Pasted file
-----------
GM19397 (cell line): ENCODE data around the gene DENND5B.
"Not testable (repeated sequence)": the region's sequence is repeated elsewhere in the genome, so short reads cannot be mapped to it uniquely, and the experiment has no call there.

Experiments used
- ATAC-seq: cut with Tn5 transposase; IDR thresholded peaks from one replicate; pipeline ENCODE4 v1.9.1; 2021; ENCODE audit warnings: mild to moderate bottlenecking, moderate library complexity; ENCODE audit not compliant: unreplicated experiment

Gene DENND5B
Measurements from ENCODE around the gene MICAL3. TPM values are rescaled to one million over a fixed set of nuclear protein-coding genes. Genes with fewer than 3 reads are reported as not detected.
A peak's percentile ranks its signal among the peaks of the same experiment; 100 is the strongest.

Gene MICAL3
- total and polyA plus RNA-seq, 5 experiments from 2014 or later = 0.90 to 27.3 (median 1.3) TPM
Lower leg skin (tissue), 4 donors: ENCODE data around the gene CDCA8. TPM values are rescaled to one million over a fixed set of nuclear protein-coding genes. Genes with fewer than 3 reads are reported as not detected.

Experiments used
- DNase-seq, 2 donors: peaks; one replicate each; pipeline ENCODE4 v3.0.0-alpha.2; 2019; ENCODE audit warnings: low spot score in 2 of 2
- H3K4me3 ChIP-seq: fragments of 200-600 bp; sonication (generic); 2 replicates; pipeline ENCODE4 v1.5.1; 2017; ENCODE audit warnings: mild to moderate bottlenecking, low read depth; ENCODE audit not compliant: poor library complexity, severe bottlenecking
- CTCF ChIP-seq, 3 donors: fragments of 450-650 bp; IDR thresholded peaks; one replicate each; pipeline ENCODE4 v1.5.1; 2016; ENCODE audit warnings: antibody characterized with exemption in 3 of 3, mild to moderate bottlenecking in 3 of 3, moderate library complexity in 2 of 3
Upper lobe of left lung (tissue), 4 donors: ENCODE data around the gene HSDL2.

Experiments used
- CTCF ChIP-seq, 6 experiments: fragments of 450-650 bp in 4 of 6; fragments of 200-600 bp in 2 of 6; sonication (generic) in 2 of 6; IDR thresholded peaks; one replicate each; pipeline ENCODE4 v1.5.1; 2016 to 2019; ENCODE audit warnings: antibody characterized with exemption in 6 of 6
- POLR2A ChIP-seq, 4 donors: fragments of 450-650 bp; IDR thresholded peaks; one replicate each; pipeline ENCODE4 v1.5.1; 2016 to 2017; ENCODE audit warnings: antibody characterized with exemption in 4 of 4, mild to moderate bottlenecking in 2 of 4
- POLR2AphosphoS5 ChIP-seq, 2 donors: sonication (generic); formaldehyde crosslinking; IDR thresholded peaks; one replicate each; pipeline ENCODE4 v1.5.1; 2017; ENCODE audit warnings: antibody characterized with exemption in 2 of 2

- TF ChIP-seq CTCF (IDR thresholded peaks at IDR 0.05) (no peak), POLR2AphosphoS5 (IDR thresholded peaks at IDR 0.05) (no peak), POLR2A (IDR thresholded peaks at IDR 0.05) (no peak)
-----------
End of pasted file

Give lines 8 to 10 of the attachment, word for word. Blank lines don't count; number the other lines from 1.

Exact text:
Gene MICAL3
- total and polyA plus RNA-seq, 5 experiments from 2014 or later = 0.90 to 27.3 (median 1.3) TPM
Lower leg skin (tissue), 4 donors: ENCODE data around the gene CDCA8. TPM values are rescaled to one million over a fixed set of nuclear protein-coding genes. Genes with fewer than 3 reads are reported as not detected.